The problem, dear reader, is with the received structure of the introductory course, as reflected and reinforced in the standard texts.
I teach economics, but it’s not my first love. History is. The daughter of a master storyteller and social studies teacher, I spent my summers in history-rich upstate New York listening to my father unfurl the mysteries of our beloved nation. I continued studying history at Hamilton College. But I chose to get my graduate education in economics. The reason? I am much stronger at math than at reading.
Learning economics is easy for people like me. But the basic 100-level course is a dreadful experience for a weak math student. I know. I teach economics at Wake Technical Community College, full-time.
When I first started teaching the introductory economics course here, I felt as though I was teaching calculus to students who were barely ready for pre-algebra. The students hated it. I hated it. And the evaluations of the course reflected our feelings.
Regular readers will know my skepticism about treating the college-transfer principles, or the pre-business principles, as a potted version of Samuelson's Foundations. Thus the further explanation generalizes.
For the student with math anxiety, even the concept of supply and demand is challenging. But then there is the concept of elasticity, followed by chapters on productivity, costs, and market structure. These can be a nightmare. The students get so caught up trying to figure out what equals what and solving for Q that the economic lessons are lost.
Yet students who are weak in math can and should learn economics. These students—the ones who come to my rescue as I stand helplessly before the class, scratching my head trying to figure out the A-V equipment—are clearly capable of learning, but their comparative advantage is not in math. For many of them, my introductory class is the only economics class that they will experience—if they transfer to a four-year school, my 100-level course does not transfer as an economics course. It transfers as a humanities class.
Given this, the goals of this class should be different from those of the traditional 200-level college-transfer principles class. Let me explain further.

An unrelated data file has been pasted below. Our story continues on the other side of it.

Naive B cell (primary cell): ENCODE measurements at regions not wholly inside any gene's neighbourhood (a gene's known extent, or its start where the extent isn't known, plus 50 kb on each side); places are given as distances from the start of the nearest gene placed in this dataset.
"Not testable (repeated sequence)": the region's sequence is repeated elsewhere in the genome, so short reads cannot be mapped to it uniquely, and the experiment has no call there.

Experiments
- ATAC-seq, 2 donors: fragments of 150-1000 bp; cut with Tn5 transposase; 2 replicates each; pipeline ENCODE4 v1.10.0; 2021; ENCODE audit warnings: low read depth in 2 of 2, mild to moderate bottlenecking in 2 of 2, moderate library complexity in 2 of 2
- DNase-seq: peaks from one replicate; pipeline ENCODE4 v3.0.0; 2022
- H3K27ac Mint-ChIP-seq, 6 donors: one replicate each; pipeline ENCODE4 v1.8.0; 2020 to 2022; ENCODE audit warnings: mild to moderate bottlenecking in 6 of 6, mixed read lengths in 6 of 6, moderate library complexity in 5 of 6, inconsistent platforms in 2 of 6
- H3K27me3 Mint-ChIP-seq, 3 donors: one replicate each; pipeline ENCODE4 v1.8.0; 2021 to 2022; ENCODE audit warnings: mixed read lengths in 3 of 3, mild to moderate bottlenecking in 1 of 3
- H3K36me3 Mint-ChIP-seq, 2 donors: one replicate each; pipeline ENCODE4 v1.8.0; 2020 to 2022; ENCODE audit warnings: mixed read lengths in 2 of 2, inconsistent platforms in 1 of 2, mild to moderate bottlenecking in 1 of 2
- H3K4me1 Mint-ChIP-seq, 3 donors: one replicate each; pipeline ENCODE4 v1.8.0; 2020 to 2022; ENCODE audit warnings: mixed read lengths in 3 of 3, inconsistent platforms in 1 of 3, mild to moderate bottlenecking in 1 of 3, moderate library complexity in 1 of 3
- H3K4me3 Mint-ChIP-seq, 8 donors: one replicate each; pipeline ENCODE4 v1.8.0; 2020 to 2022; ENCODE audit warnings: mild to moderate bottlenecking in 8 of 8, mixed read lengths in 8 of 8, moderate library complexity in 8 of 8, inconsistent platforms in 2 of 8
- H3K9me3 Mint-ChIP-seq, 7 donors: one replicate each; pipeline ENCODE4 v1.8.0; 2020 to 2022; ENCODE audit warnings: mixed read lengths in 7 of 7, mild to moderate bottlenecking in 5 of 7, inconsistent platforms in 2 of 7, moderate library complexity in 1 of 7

I endorse the rest of the column. Pay particular attention to the concluding paragraphs.
Among the economic lessons I want to get across to my students is passion for the subject. What? Did she just use the words passion and economics in the same breath? Yes. I LOVE economics—the more basic the better. I want my students to get just as excited about the subject as I am.
Why is one-sixth of the world—the “first world”—different from the rest of the world? What did these countries do right that the rest of the world is not doing? This question is the focus of Adam’s Smith’s Wealth of Nations. I want to give my students the building blocks to answer this question. So, a year after I began teaching here, I tossed out the heavy principles text that I was given, adopted a small one, and narrowed the focus of my course.
In several principles-of-economics textbooks, the first chapter is devoted to the basic elements of economics such as scarcity, tradeoffs, opportunity costs, incentives, marginal thinking, etc. Most instructors spend very little time with this chapter.
I spend weeks on these concepts. These principles are at the heart of economics, which is, essentially, the study of human behavior. Economics explains how people make decisions—important ones such as where to go to college and unimportant ones such as which shampoo to buy.
That "ugh" reaction is the second most common I get when I'm on travel and the conversation turns to occupations. (The most common is a request for investment advice, or an interest rate forecast. As. If.) But let me repeat that "the grades I give are not necessarily any higher." Encouraging understanding neither implies nor is implied by dumbing down, and collegians can recognize when they're being patronized.
The result: The students are happier, and so am I. My teaching assessments are much better, although the grades I give are not necessarily any higher. No matter what the level of the student, after finishing my course, I believe each can think intelligently about basic economic issues. For example, my students understand that inflation is the likely tradeoff of a $787 billion stimulus package coupled with a $700 billion financial-sector bailout.
At the end of the course, we spend a little time on practical personal finance—not the ins and outs of investing today but the lessons that are timeless, such as discovering your comparative advantage and living beneath your means. Students find this section the most valuable part of the course.
When new acquaintances learn that I am an economics instructor, they often say something like, “Ugh! I hated that class.” Their antipathy for the course is their only memory. But not for my students. Many of them become engrossed in the subject and most of them leave the class having learned concepts that will help them make intelligent decisions for years to come. Students need an approach more like my new one if they are to understand what economics is all about.